El-Mehairy explained that western societies were trailing because in the Middle East young women are channelled into prestigious university courses on the back of excellent high school grades. These courses are usually in the sciences and in engineering, rather than the arts and social sciences areas that women in the west tended to gravitate towards.

Her experiences in Denmark also suggest that it was probably easier to find funding in Egypt for her two-year-old startup than in Europe, despite local investors' inexperience of the sector and consequent hesitancy. She stressed that it was still not easy, and definitely not easier for a woman than for a man, to access crucial financing, however she was not as disadvantaged as women are in the west due to the entrenched stereotypes of what an entrepreneur should look like.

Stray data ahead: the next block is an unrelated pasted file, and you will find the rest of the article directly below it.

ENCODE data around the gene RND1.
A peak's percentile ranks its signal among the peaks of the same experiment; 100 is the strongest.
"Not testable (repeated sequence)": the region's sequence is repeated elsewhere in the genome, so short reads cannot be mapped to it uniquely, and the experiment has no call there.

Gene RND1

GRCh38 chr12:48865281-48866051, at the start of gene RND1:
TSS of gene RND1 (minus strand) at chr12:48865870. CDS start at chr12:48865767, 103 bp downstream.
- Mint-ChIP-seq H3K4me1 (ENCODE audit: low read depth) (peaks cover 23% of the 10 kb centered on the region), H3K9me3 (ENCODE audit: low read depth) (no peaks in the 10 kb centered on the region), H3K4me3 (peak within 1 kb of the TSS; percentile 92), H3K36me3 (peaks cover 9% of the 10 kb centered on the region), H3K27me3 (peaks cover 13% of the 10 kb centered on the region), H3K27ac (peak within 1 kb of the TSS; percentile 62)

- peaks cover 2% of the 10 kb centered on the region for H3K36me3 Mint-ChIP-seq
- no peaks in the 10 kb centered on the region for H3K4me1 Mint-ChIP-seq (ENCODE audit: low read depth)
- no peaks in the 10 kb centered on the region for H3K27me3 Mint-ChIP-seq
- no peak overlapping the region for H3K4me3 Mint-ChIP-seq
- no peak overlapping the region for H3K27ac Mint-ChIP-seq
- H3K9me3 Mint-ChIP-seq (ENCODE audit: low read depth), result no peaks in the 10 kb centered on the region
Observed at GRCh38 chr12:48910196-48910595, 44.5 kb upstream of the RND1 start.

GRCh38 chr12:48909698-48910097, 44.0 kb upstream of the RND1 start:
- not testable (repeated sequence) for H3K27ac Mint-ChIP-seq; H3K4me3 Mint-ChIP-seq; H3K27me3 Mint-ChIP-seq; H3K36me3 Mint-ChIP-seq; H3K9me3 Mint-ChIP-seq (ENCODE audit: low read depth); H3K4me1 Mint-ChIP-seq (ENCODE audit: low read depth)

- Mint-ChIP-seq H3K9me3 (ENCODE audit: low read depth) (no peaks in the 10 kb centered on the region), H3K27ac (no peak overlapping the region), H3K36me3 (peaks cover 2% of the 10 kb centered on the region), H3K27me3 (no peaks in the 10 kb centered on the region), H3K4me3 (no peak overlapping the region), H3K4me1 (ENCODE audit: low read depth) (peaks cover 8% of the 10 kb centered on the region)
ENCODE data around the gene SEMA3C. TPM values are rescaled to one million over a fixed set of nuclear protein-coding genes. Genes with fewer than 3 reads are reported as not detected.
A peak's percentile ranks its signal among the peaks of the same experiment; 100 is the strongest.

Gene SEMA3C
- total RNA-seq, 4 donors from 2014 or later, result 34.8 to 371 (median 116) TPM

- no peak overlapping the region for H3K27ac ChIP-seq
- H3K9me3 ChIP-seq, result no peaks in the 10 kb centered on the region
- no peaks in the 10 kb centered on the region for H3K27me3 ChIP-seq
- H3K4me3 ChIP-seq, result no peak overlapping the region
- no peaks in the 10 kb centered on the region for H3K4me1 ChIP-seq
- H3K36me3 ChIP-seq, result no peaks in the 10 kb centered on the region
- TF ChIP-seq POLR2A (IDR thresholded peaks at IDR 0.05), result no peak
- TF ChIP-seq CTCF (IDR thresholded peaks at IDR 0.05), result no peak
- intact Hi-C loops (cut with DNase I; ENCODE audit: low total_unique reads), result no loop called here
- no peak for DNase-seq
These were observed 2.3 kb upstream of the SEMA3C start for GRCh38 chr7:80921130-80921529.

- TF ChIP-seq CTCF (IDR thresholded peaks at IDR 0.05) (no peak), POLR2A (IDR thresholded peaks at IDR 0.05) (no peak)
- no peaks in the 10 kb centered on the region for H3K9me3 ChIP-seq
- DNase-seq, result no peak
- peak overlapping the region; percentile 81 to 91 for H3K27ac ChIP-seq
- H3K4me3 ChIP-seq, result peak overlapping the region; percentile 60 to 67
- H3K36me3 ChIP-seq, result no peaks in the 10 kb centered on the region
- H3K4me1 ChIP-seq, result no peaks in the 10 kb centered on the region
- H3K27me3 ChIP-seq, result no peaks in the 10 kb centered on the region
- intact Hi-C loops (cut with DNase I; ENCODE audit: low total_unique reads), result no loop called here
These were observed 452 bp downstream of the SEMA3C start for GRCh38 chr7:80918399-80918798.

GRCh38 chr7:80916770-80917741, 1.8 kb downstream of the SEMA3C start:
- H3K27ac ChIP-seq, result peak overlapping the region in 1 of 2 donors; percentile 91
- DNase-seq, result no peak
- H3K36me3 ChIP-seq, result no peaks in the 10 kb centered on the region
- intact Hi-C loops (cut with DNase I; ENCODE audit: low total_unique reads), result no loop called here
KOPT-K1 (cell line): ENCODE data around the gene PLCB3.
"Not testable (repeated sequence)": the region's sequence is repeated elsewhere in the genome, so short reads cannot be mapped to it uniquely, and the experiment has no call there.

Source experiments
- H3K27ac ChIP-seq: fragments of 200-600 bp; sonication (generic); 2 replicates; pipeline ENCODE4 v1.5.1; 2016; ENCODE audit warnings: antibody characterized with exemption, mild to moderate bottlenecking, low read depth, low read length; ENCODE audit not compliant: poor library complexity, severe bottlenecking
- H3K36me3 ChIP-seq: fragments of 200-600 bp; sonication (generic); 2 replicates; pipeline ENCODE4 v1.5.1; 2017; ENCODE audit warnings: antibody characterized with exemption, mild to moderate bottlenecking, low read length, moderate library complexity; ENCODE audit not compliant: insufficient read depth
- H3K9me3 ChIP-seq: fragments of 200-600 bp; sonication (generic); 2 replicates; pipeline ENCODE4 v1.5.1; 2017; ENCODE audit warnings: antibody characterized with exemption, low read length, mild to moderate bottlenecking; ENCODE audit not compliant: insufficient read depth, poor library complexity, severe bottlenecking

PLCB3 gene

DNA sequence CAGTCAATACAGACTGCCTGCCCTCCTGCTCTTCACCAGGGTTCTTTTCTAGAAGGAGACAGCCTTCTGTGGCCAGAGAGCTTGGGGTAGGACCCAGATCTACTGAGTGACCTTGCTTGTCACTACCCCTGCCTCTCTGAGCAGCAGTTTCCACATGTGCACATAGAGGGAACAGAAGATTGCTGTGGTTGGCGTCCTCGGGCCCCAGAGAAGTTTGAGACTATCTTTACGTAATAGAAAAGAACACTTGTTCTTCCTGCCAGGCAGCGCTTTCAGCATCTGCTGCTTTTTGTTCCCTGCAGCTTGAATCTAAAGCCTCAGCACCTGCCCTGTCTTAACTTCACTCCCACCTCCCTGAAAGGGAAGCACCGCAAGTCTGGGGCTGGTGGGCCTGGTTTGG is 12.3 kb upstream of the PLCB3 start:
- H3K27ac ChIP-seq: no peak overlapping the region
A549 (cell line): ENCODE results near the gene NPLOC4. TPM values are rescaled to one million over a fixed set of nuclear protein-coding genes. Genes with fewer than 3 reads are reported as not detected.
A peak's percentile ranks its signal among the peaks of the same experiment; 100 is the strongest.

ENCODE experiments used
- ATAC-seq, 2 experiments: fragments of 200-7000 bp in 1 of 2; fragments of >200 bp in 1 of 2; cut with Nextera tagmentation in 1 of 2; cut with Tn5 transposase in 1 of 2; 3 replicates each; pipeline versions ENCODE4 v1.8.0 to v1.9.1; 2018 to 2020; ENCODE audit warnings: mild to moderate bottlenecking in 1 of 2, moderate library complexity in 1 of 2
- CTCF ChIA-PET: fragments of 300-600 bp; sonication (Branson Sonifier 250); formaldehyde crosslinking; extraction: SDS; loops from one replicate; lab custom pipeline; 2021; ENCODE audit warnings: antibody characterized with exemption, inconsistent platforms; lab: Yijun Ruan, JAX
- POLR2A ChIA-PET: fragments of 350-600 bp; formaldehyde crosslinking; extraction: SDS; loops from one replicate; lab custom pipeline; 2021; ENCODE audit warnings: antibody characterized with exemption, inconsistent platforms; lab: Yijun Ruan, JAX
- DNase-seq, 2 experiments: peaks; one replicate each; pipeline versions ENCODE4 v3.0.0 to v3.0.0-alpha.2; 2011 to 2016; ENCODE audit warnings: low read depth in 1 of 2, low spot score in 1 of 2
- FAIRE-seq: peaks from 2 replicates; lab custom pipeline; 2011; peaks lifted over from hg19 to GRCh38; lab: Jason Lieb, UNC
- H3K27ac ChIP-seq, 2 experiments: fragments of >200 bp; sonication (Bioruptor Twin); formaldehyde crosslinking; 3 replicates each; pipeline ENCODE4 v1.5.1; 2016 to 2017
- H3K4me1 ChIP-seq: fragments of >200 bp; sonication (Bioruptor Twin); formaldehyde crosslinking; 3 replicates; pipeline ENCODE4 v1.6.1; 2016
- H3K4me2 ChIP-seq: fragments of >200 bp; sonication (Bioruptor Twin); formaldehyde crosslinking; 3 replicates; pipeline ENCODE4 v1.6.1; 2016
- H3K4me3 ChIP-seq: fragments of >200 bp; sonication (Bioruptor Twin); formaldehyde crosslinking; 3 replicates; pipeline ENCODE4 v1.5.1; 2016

"If you're looking for venture capital or angel investment or so forth, (Europe) is a male dominated environment." However investing in startups is not big in Egypt, she said, therefore that bias towards male founders was not yet apparent.

Cairo Angels founder Hossam Allam said his group of around 50 investors, some experienced in early stage business investment and some not, had been approached by plenty of mixed teams for funding.

In "about half the deals we've done, women are in the CEO position or in the management team," he said, adding that potential gender-based conflicts between a female leader and male employees or co-founders were not something his investors ever had to think about.

"We don't have to take into account what kind of team conflicts could arise with the women. We never take that even into account because it's just not an issue that we have to deal with in any way, in any shape or form."